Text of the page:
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In an infantry formation, the front ranks seems to have much higher chance of being killed because they are exposed to the enemy front.

This thread explains how soldiers are arranged in Roman military formation. In the 18th-19th century era line infantry, what usually decides who goes in front? It seems unfair if just one person has to be in front all the time.. And if there is any consistent rule, how is it enforced? Or there is no preference at all, so it just depends on luck whether you get the front rank or not?

To clarify, I'm especially interested in the personal (the soldier) point of view regarding this, i.e. why they would want to be in what must be an unfairly disadvantaged position, but some insight about the tactical consideration is also welcome

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What military are you referring to? I believe many of the British infantry from that time tended to be of the "lower classes" or were criminals given the choice to serve so would not have had any choice. French foot soldiers, especially under Napoleon, might have been different. –  MichaelF Oct 11 '12 at 20:15
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2 Answers

From what I learned in military strategy classes in OCS, the line infantry for pretty much all militaries in the 18th and 19th centuries consisted primarily of ill-equipped, poorly trained conscripts. These were men who either chose the military rather than going to prison, or enlisted because there was no other job to be had. Either way, the one thing they all had in common was that they were expendable.

In those days, it was typical to send in a line of infantry to test the strengths and weaknesses of your enemy. Since these foot soldiers were expendable anyway, you could march them out to see where the enemy had their cannons placed and to see what kinds of weapons they might have available. It also helped to reveal certain formations that may not have been obvious. It also sometimes served to give you an idea as to how motivated or experienced your enemy might be.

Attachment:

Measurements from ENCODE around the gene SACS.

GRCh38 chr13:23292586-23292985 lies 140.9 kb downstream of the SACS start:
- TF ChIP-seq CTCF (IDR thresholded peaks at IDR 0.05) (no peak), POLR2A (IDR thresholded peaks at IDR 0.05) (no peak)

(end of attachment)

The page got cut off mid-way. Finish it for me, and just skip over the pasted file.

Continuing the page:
In some militaries, they had such overwhelming quantities of line infantrymen that they could simply use them to overrun enemy emplacements. Once they had managed to break through the opposing lines, the better trained troops and/or cavalry would follow them through and engage the enemy's more elite troops.

(If you ever wondered where the term "cannon fodder" came from, it was these types of front line troops.)

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Wellington may have thought his men "the scum of the Earth", but he guarded and protected them as closely as a jealous lover. Likewise for Der Alte Fitz, Frederick the Great himself. –  Pieter Geerkens Jan 11 at 4:09
    
An example of this is when he ordered his troops to lie down just over the crest of a hill to protect them from cannon fire at Waterloo. –  Kobunite Jan 11 at 17:27
    
Sorry Steve but "ill-equipped, poorly trained conscripts" is ridiculous. Exceptions include all of: The Grande Armee anytime post 1805; Austrian 1st and 2nd battalions in 1809 [John H. Gill, Thunder on the Danube - the 3rd battalions were untrained]; Prussians anytime (the officer corps had much rot pre-1808 but the troops were professionals); British anytime; Bavarians 1809 & 1813 [ibid]. –  Pieter Geerkens Jan 12 at 5:47
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Any unit required to execute formed battle-field drill is likely to size-off regularly in order to place the smaller men in the middle of the line, and the larger men on both wings. This is done in order to minimize unit disruption while wheeling in either direction.

The modern means of sizing off is to:

  • Line up in order of decreasing height;
  • Count off with every odd man stepping forward;
  • Fold the advanced half-line to the short end of the other, to place the larger men on both wings; and finally
  • Count off a second time with every odd man stepping forward.

Unless one was vey near the either end of the line, and knew whether it was a odd=man forward or an odd-man backward day, one couldn't effectively or reliably maneuver onself into the second line instead of the first.

The Canadian Forces Drill Manual describes more elegant means of sizing off on pages 2-26 to 2-29, including the technique illustrated below from a single rank in which the tallest individuals have formed to the right and the shortest to the left:

Figure 2-17  Sizing in Single Rank

Interestingly, according to this 1803 British Volunteer Cavalry drill manual cavalry preferred to put the taller mounted-riders in the centre, with the shorter on the wings. This reversal may be favoured by cavalry because the rider not the horse determines the overall height, and thus the horses carrying the lesser weight perform the speedup on wheeling.

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This is exactly what I was thinking of. :-) Nice answer! –  Kobunite Jan 11 at 13:53
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